Flagler and St. Johns Counties are sandwiched betweenthe Atlantic Ocean to the east and the St. Johns Riveror its tributaries to the west. Both counties have well-developed barrier islands which are separated from themainland by lagoons and rivers. is intracoastal regionin both counties contains fringing mangroves (primarily black mangroves that only grow along the shoreline), butthese give way to extensive salt marshes, especially on the western side of the waterway. ese estuarine habitats provide an important refuge for many juvenile and adultsportsh and invertebrates like white shrimp and bluecrabs. is two-county region is home to the GuanaTolomato Matanzas National Estuarine Research Reserve(NERR), the nation’s 25th NERR, which was designatedin 1999. e name comes from the three main rivers thatdrain the area.St. Johns County’s two inlets are quite dierent fromeach other—the St Augustine Inlet was dredged in 1940,resulting in the subsequent formation of Conch Island tothe south of the inlet. Conch Island is now home to muchof Anastasia State Park. e Matanzas Inlet is one of only a few undredged inlets in the state. It is very shallow, andonly small vessels with experienced captainscan navigate this inlet. Both inlets have shiing sandbars which require boaters to stay alert inthe area. Flagler County has no inlets throughthe barrier island—boaters must travel north toSt. Augustine or south to Ponce de Leon Inlet toget out to the ocean. ere are some areas along the Intracoastal Waterway in St. Johns County which are classied as shellsh harvesting areasand many people travel from nearby counties tocollect hard clams or oysters in these waters.e region has a rich maritime history.Coquina rock formations, which can still beseen as outcroppings along the barrier islandsin southern St. Johns County and northernFlagler County, were used to build many historicbuildings, including the Castillo de San Marcosin St Augustine. e coquina rock actually became stronger when hit by cannon re, as theso limestone rock simply absorbed the energy of the cannonballs, becoming more dense in the process.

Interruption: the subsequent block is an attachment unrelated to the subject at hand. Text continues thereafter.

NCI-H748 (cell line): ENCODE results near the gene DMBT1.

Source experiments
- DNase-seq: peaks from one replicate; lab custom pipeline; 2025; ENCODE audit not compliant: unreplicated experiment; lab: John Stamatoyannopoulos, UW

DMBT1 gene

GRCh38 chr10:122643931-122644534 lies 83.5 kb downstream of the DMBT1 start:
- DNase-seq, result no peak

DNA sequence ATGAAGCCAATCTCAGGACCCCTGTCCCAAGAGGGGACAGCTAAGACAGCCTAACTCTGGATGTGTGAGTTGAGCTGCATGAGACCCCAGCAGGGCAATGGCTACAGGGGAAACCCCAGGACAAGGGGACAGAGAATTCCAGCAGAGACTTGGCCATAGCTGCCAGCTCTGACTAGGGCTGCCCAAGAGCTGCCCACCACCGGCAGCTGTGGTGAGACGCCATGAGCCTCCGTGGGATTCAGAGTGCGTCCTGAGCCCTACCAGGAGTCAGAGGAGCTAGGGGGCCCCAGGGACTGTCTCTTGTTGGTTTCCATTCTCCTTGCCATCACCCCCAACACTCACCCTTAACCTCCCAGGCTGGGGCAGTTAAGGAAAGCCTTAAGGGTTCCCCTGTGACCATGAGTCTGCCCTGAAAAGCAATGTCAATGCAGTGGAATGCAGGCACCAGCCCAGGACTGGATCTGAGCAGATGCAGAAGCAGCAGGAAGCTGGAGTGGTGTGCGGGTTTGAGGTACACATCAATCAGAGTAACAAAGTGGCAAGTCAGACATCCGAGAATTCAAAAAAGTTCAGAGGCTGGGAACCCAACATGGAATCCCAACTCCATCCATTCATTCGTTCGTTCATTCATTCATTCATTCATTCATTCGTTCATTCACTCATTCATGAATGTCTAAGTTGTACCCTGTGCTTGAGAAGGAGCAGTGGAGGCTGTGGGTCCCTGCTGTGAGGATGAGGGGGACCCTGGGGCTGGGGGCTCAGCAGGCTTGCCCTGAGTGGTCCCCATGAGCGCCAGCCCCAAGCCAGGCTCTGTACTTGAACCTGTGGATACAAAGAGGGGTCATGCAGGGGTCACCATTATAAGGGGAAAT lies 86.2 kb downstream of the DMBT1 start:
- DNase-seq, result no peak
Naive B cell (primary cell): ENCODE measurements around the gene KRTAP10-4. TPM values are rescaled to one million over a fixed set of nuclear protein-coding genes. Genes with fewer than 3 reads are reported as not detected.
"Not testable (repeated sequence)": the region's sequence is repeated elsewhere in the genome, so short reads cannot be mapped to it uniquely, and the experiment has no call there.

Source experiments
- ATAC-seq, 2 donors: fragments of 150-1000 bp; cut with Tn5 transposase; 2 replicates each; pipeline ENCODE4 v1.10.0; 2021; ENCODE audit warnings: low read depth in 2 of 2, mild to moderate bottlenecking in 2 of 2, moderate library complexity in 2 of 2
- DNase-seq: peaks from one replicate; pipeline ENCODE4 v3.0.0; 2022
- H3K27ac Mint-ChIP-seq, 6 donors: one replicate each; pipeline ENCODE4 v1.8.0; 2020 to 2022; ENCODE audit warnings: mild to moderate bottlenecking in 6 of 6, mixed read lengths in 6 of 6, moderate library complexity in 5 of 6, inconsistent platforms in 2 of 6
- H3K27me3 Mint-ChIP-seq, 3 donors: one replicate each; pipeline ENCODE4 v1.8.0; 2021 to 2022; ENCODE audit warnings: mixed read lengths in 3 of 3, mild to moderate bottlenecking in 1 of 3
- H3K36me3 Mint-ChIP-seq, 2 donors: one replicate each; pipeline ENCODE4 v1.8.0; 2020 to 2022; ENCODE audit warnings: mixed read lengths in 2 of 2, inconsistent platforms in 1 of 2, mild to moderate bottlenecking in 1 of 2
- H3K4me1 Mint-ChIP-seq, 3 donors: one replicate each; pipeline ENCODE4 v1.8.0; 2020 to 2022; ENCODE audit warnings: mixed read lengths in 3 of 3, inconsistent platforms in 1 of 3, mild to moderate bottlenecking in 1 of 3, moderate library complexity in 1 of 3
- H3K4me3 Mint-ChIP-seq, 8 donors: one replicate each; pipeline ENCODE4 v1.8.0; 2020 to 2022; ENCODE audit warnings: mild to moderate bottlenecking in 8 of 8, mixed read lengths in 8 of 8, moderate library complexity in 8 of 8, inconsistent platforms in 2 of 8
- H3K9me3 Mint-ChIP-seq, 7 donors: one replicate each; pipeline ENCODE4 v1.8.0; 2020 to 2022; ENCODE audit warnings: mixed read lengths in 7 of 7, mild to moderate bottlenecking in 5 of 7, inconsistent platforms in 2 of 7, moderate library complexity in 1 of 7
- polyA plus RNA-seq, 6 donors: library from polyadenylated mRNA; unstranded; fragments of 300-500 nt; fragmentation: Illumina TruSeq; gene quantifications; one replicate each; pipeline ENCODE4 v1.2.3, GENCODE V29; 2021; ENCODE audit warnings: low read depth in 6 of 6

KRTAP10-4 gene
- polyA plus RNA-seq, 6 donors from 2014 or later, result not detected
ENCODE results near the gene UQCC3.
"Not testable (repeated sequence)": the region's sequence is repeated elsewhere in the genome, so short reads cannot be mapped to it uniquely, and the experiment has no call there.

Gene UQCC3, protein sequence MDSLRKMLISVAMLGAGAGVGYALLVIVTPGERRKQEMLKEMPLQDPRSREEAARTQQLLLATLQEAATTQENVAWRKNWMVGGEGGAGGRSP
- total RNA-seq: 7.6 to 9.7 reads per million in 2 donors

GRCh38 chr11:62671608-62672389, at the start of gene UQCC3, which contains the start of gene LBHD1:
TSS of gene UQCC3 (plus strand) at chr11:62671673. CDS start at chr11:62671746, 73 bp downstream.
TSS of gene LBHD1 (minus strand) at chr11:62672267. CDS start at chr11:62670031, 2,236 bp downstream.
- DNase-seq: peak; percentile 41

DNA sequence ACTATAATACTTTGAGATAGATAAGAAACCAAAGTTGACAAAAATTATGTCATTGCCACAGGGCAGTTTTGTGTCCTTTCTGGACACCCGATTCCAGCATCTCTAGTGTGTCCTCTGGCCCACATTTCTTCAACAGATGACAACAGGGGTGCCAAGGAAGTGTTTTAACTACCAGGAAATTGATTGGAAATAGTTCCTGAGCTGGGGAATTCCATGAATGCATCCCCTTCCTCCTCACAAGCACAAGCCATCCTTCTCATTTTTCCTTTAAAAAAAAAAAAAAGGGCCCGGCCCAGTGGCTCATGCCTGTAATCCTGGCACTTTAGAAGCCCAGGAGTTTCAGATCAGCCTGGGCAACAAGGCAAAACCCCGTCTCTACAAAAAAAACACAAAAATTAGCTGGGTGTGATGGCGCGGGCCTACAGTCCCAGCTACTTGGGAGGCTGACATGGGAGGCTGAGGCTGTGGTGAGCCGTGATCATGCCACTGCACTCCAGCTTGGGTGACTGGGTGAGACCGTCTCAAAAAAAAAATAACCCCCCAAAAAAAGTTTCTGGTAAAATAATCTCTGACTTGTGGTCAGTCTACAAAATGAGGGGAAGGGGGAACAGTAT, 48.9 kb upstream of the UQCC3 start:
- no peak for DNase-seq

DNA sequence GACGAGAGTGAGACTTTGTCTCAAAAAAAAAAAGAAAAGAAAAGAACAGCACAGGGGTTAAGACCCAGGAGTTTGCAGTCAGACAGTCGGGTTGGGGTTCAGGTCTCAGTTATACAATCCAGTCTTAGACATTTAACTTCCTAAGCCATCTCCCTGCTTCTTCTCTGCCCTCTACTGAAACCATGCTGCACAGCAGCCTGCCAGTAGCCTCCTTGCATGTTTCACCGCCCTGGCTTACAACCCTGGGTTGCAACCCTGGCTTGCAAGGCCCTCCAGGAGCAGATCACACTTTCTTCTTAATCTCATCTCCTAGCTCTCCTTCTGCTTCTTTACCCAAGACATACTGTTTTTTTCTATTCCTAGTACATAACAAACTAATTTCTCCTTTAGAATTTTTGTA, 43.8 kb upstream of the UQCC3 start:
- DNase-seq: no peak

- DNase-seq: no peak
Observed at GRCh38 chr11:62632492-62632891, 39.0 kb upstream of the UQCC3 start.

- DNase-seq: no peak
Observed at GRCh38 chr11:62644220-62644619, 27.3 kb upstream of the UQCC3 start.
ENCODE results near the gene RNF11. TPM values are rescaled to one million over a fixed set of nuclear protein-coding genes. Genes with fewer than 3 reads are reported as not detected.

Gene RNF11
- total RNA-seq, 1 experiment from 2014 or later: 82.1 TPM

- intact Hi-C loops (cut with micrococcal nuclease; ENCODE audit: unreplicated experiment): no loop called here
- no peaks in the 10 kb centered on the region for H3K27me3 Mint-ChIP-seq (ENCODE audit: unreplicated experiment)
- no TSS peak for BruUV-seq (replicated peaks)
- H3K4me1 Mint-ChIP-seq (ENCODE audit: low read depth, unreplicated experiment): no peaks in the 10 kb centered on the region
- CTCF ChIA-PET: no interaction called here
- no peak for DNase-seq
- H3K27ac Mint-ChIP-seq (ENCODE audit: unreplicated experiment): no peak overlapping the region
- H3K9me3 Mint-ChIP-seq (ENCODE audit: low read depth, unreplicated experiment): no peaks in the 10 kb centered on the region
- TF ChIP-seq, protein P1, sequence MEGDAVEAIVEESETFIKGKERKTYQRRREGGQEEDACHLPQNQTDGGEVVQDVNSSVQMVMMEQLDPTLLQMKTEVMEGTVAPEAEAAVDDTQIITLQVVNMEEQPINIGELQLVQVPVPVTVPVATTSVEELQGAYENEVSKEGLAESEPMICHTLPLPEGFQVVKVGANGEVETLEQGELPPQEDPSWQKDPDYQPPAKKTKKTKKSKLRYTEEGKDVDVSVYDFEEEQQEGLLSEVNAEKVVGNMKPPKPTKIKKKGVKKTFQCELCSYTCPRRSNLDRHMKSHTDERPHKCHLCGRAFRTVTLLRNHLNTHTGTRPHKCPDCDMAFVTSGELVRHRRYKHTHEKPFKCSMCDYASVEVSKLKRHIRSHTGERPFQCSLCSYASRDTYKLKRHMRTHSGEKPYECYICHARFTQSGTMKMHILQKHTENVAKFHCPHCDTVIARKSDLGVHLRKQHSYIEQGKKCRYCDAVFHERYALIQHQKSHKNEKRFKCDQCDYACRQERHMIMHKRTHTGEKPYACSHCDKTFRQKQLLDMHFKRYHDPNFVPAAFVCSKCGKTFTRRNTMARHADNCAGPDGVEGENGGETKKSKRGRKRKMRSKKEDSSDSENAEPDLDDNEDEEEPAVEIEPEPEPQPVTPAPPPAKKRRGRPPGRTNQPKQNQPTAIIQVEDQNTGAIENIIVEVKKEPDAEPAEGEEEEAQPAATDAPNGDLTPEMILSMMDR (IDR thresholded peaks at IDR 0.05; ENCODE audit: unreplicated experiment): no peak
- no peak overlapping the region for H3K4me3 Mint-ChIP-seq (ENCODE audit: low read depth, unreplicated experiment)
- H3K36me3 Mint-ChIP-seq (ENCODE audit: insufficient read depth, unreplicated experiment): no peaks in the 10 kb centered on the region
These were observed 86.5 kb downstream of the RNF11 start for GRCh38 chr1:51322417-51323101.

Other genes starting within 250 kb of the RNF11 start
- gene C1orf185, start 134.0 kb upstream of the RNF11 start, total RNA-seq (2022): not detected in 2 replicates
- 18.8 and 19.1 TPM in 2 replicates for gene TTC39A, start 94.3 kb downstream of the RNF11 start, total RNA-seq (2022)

Aquatic grasses are ﬂowering underwater plantsfound at shallow depths in the St. Johns River. As anursery environment, aquatic grasses support smallﬁsh, shrimp and crabs that hide among the bladesand feast on decaying leaves. Aquatic grasses also helpstabilize shifting sands on the bottom of the bay andimprove water clarity by trapping ﬁne sediments andparticles.
Oysters are immobile shellﬁsh that ﬁlter water as they feed. Their gray-white shells are irregular in shape.Live oysters and dead oyster shells form in moundsand ridges on the bay ﬂoor, creating bars or reefs.More prevalent near river mouths and in sections of the bay that receive a steady supply of fresh water,oyster bars attract adult sheepshead and red drum,making these structures popular ﬁshing spots.
The coastal waters of St. Johns and Flagler counties are a richmosaic of ﬁsh and wildlife habitats that form life-sustaininglinks in an ecosystem as biologically productive as some of the world’s most celebrated rain forests. From river grassesto coastal marshes, from the St. Johns River to the AtlanticOcean, each interdependent habitat plays a vital role in this“estuarine machine.”Marshes and aquatic grasses contribute signiﬁcantly to adynamic food chain that draws nutrients from the estuary ﬂoor. As aquatic grasses and saltmarsh leaves decay, they provide foodfor small creatures that are ultimately consumed by ﬁsh andlarger predators in an endless circle of life.
Marshes and Mud Flats
Marshes provide food and cover for a vast array of small ﬁshand wildlife. These marshes, which periodically becomesubmerged, nourish and protect many ﬁsh and birds. Marshareas also buffer upland areas from storms and help ﬁlterpollutants from water that runs off the land.Mud ﬂats may be completely exposed at low tide. Althoughthese ﬂats are barren of vegetation, they are teeming with life.Small crabs, clams, and worms, which burrow in the mud,supply a feast for birds wading at low tide.